/home - Linux is a multi-user environment so each user is also assigned a specific directory which is accessible only to them and the system administrator. These are the user home directories, which can be found under /home/username. This directory also contains the user specific settings for programs like IRC, X etc.
/lib - This contains all the shared libraries that are required by system programs. Windows equivalent to a shared library would be a DLL file.
/lost+found - Linux should always go through a proper shutdown. Sometimes your system might crash or a power failure might take the machine down. Either way, at the next boot, a lengthy filesystem check using fsck will be done. Fsck will go through the system and try to recover any corrupt files that it finds. The result of this recovery operation will be placed in this directory. The files recovered are not likely to be complete or make much sense but there always is a chance that something worthwhile is recovered.
/mnt - This is a generic mount point under which you mount your filesystems or devices. Mounting is the process by which you make a filesystem available to the system. After mounting your files will be accessible under the mount-point. This directory usually contains mount points or sub-directories where you mount your floppy and your CD. You can also create additional mount-points here if you want. There is no limitation to creating a mount-point anywhere on your system but convention says that you do not litter your file system with mount-points.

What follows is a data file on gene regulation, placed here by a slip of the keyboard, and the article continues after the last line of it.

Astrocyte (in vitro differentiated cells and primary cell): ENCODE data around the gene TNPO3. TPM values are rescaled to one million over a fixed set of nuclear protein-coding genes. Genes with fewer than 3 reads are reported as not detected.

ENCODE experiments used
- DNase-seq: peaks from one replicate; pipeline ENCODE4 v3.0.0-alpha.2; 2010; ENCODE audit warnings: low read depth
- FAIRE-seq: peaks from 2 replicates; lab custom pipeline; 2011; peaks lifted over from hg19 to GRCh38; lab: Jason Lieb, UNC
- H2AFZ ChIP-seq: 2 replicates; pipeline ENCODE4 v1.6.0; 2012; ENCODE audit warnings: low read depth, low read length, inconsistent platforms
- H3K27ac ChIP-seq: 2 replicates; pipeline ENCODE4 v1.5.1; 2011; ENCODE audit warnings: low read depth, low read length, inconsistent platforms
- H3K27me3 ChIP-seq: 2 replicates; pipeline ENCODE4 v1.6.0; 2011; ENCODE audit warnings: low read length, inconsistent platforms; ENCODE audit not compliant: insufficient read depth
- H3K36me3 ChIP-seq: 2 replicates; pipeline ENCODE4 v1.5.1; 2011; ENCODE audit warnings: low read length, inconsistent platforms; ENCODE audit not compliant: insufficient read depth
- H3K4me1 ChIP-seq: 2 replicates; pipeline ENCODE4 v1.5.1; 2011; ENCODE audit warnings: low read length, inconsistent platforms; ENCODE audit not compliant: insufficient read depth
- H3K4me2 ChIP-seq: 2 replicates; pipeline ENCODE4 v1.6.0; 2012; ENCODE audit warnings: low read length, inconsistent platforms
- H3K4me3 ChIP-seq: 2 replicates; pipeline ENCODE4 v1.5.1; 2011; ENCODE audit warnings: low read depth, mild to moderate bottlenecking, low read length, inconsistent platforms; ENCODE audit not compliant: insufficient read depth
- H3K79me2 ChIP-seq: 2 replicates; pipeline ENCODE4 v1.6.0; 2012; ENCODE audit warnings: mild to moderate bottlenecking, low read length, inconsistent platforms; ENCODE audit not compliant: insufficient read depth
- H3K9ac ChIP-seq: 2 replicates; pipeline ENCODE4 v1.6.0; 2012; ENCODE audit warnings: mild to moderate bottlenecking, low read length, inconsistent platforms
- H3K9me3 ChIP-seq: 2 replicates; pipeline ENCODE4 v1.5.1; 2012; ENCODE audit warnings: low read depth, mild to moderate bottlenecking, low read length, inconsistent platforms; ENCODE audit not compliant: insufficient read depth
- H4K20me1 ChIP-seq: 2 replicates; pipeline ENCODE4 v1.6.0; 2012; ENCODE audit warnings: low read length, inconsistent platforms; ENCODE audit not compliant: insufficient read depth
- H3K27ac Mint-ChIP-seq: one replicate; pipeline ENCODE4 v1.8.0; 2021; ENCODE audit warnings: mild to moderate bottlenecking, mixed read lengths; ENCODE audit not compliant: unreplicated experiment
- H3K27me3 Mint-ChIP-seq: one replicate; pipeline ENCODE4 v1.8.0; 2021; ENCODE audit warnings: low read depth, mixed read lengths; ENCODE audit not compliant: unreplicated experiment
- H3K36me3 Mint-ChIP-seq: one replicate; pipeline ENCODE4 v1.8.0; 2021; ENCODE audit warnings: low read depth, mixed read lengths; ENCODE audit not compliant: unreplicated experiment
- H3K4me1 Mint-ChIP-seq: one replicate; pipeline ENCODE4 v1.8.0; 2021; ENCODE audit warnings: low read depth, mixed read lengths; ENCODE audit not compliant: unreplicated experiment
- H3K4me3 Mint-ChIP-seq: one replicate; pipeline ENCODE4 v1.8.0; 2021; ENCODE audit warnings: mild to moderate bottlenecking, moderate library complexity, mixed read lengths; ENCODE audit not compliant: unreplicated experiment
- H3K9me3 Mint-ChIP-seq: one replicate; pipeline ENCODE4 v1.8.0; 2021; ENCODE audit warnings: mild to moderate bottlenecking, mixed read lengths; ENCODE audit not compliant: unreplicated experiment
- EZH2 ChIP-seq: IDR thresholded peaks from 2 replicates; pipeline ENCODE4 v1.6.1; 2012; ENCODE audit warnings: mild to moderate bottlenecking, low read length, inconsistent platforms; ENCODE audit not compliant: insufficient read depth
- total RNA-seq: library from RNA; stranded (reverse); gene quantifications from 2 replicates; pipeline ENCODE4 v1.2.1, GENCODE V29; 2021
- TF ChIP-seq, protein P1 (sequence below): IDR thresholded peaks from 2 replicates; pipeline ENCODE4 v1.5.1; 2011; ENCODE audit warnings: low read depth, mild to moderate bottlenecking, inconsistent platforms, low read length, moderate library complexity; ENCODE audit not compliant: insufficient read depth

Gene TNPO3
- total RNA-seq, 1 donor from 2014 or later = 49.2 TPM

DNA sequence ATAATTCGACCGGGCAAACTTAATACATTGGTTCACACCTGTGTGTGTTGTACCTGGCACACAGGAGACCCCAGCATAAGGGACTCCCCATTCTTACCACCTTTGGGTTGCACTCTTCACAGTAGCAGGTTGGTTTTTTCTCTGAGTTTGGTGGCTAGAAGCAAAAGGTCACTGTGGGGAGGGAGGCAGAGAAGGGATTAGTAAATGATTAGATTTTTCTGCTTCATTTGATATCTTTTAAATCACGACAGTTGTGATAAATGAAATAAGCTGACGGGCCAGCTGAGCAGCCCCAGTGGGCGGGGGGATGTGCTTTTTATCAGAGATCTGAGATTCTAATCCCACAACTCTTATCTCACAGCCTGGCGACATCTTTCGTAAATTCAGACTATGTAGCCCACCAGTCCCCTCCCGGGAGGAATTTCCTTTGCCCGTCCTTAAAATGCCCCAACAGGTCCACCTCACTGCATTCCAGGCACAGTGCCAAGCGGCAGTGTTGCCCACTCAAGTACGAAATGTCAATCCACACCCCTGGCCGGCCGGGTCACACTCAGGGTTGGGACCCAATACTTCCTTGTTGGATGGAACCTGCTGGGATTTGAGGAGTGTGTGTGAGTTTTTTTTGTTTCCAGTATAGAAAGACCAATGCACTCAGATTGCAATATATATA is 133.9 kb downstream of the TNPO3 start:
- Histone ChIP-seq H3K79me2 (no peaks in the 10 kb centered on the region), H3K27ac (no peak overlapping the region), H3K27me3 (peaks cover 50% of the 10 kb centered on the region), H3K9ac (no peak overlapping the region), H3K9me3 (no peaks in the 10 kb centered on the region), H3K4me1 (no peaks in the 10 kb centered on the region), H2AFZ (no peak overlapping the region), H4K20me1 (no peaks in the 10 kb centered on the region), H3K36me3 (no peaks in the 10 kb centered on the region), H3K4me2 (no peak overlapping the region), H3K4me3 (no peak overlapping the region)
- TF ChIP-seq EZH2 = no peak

/opt - This directory contains all the software and add-on packages that are not part of the default installation. Generally you will find KDE and StarOffice here. Again, this directory is not used very often as it's mostly a standard in UNIX installations.
/root - We talked about user home directories earlier and well this one is the home directory of the user root. This is not to be confused with the system root, which is directory at the highest level in the filesystem.
/tmp - This directory contains mostly files that are required temporarily. Many programs use this to create lock files and for temporary storage of data. On some systems, this directory is cleared out at boot or at shutdown.
/usr - This is one of the most important directories in the system as it contains all the user binaries. X and its supporting libraries can be found here. User programs like telnet, ftp etc are also placed here. /usr/doc contains useful system documentation. /usr/src/linux contains the source code for the Linux kernel.
/var - This directory contains spooling data like mail and also the output from the printer daemon. The system logs are also kept here in /var/log/messages. You will also find the database for BIND in /var/named and for NIS in /var/yp.
This was a short and basic look at the Linux filesystem structure. You do need to have at least this basic knowledge of the layout of the filesystem to fully utilize its potential.